Patrick Elsen – Menuiserie Kraemer

Patrick Elsen took over the Menuiserie Kraemer joinery business in 2018. Tradition, quality and skill are the main pillars of the business, which is still in the transfer process.

1. Why did you take over the Menuiserie Kraemer business?

I was looking for a business of a certain size with a structure for production and project management. I'm an engineer by training, and I've already worked in project management. My family has always been involved in entrepreneurship, so it's something I'm familiar with. In life, it's often all about being in the right place at the right time, and for the Menuiserie Kraemer and myself that seems to have been the case.

2. How was the take-over implemented?

We are still in the process at the moment, carrying out three projects at the same time:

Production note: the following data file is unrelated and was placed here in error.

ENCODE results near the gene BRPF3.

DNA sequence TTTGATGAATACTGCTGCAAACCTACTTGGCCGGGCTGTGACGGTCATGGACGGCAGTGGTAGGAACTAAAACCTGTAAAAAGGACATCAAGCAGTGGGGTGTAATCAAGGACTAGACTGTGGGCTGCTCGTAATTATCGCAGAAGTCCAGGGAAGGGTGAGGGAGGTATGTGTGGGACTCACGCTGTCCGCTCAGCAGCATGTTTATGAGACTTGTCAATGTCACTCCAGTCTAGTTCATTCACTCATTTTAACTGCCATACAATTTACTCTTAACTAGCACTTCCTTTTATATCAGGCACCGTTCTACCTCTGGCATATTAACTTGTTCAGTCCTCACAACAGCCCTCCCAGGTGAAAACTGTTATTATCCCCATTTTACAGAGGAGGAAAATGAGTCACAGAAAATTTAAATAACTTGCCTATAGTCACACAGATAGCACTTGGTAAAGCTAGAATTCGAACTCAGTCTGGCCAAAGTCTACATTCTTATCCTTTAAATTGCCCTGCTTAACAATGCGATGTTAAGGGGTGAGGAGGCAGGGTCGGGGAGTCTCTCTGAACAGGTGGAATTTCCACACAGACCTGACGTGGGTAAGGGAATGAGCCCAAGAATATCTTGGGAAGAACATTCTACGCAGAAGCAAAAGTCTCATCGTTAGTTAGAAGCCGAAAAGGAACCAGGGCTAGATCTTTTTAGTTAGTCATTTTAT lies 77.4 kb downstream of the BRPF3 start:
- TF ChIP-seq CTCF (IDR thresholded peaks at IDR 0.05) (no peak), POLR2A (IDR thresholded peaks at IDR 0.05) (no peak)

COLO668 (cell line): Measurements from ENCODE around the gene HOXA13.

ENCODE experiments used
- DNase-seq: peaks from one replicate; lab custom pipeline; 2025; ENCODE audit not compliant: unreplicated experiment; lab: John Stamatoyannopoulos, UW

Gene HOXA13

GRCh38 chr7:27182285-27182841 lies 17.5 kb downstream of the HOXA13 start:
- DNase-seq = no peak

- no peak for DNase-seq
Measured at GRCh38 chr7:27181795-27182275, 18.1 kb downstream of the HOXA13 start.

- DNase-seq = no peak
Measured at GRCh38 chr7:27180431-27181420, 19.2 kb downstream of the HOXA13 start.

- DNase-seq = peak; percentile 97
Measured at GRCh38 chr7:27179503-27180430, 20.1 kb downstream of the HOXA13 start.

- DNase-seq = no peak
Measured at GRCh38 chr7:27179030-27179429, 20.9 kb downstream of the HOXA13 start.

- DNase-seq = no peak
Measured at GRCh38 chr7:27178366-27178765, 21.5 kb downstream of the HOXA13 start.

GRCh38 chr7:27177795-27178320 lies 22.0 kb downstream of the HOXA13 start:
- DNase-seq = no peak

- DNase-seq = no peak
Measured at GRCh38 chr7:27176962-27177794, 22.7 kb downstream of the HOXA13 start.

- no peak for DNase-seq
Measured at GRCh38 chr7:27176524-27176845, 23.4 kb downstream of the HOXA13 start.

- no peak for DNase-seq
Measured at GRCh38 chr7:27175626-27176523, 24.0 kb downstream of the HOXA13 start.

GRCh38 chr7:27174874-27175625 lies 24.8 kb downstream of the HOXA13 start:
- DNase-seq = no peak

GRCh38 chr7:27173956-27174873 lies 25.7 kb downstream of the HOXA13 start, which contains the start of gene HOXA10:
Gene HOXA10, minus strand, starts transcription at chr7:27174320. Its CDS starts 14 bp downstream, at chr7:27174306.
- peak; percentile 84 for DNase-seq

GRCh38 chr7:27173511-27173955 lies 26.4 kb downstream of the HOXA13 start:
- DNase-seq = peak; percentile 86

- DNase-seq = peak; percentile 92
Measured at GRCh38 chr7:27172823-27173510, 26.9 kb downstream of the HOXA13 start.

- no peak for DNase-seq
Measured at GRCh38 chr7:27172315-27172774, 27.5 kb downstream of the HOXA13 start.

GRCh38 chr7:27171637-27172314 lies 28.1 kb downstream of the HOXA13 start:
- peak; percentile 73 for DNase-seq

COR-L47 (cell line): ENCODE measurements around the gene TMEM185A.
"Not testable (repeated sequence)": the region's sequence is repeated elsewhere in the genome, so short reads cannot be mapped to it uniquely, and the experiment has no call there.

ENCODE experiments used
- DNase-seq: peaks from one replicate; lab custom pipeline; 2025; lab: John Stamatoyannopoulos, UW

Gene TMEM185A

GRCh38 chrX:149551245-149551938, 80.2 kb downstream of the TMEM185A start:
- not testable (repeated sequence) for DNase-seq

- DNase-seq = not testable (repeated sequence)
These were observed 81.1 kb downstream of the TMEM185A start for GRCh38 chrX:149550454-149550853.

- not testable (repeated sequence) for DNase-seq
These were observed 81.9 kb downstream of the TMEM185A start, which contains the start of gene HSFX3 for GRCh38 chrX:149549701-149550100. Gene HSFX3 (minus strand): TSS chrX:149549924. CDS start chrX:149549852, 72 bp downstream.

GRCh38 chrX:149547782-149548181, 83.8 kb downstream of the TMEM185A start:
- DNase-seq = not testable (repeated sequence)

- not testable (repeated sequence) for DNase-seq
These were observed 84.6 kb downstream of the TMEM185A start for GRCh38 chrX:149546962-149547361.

• I'm taking over the management;
  • we're meeting new partners in the construction sector;
  • we're building a new site in the ZANO industrial area [the Fridhaff industrial area of the ZANO inter-municipal syndicate].

3. How do you view the experience?

I can't really say, since we're still in the middle of the process. What I can say, though, is that we have taken over the everyday business and day-to-day management. There are pros and cons in not growing as a business or in a field of activity. But one thing is sure - a business that's uncertain about itself has a bleak future. Once future prospects and strategy have been defined, it takes some time to renew structures, change mindsets and make changes at every level.

© Menuiserie Kraemer, all rights reserved

The interviews have been edited for the purposes of the article.